Original paper

Life cycles, size and reproduction of the two coexisting calanoid copepods Arctodiaptomus alpinus (IMHOF, 1885) and Mixodiaptomus laciniatus (LILLJEBORG, 1889) in a small high-altitude lake

Luger, Martin S.; Schabetsberger, Robert; Jersabek, Christian D.; Goldschmid, Alfred

Archiv für Hydrobiologie - Hauptbände Volume 148 Number 2 (2000), p. 161 - 185

47 references

published: Apr 14, 2000

DOI: 10.1127/archiv-hydrobiol/148/2000/161

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ArtNo. ESP141014802007, Price: 29.00 €

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Abstract

This paper reports for the first time the sympatric occurrence of the two calanoid copepods Mixodiaptomus laciniatus and Arctodiaptomus alpinus. In the small high-altitude lake Seehornsee (Northern Calcareous Alps of Austria), both species were found to be monocyclic. Arctodiaptomus alpinus hatched from resting eggs in May and June, developed fast and produced resting eggs in August. In M. laciniatus, one year old adults produced subitaneous eggs in spring and early summer. Early development of M. laciniatus was as fast as in A. alpinus but retarded from copepodid stage III onwards. As a result of their different reproductive strategies (subitaneous vs. resting eggs) and their different modes of development, both species grew up at the same time but were clearly separated in sexual activity. Body length measurements of all developmental instars revealed that both species were nearly equal in size until CII, but towards maturity A. alpinus grew larger than M. laciniatus. Arctodiaptomus alpinus hatched slightly before M. laciniatus, which resulted in an average body size difference of at least 25 % between the populations during summer. Less than 2 percent of the M. laciniatus population reached maturity during summer (parallel to A. alpinus), grew as large as A. alpinus and produced exclusively resting eggs like A. alpinus. This subpopulation, which was not separated from its competitor in any dimension, is contradictory to established theories of niche separation, but might represent a long-term strategy to survive exceptional winter conditions.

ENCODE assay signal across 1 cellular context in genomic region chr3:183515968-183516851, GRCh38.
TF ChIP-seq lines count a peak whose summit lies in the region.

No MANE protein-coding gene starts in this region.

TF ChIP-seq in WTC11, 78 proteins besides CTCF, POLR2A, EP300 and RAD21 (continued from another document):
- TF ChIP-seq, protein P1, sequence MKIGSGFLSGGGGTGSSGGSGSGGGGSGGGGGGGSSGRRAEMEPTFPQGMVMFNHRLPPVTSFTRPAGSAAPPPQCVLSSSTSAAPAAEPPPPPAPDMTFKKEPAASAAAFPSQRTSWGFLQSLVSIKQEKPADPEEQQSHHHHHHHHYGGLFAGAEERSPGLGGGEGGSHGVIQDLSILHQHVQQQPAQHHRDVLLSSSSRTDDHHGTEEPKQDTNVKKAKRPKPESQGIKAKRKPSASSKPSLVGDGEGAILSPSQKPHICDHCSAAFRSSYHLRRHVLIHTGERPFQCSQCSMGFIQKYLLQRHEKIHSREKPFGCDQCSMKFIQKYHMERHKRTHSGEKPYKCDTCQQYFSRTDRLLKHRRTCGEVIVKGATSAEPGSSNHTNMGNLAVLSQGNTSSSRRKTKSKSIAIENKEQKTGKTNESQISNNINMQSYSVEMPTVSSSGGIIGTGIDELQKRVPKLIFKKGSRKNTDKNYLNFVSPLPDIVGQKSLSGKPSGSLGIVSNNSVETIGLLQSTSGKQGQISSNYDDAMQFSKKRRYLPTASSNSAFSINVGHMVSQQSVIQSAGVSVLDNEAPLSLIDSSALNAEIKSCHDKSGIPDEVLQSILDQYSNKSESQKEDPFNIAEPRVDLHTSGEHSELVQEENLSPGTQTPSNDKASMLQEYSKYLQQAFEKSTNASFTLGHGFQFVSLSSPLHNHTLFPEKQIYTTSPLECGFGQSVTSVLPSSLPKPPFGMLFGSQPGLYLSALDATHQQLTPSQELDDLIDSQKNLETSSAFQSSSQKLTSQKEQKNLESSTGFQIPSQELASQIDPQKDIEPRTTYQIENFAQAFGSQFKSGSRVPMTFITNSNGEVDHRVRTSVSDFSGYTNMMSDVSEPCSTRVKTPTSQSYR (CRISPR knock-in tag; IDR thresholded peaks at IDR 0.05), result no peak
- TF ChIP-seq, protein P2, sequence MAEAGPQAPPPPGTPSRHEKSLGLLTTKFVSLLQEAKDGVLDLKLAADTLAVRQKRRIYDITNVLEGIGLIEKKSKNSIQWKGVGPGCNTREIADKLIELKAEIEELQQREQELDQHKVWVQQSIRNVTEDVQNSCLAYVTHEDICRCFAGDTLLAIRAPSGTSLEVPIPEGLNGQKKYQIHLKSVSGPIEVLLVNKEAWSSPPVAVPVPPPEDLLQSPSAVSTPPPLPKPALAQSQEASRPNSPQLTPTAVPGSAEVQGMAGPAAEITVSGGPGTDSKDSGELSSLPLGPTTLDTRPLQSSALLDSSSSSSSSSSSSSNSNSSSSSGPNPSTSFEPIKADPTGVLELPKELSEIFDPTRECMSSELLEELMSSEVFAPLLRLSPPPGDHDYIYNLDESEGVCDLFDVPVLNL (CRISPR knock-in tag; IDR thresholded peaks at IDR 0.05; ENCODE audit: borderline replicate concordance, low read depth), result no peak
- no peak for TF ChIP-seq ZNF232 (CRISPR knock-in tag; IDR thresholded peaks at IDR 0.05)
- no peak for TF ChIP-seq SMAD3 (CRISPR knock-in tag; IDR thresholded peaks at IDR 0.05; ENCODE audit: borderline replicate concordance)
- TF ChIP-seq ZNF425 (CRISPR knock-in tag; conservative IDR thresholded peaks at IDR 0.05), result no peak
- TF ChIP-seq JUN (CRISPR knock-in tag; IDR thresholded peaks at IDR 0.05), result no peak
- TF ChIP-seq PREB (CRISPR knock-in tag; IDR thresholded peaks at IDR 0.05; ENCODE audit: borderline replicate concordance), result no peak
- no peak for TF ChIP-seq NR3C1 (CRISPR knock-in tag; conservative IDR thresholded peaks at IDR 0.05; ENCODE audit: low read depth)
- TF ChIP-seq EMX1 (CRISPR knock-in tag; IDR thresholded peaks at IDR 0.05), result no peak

Keywords

calanoid copepodsArctodiaptomus alpinusMixodiaptomus laciniatuslake SeehornseeAustria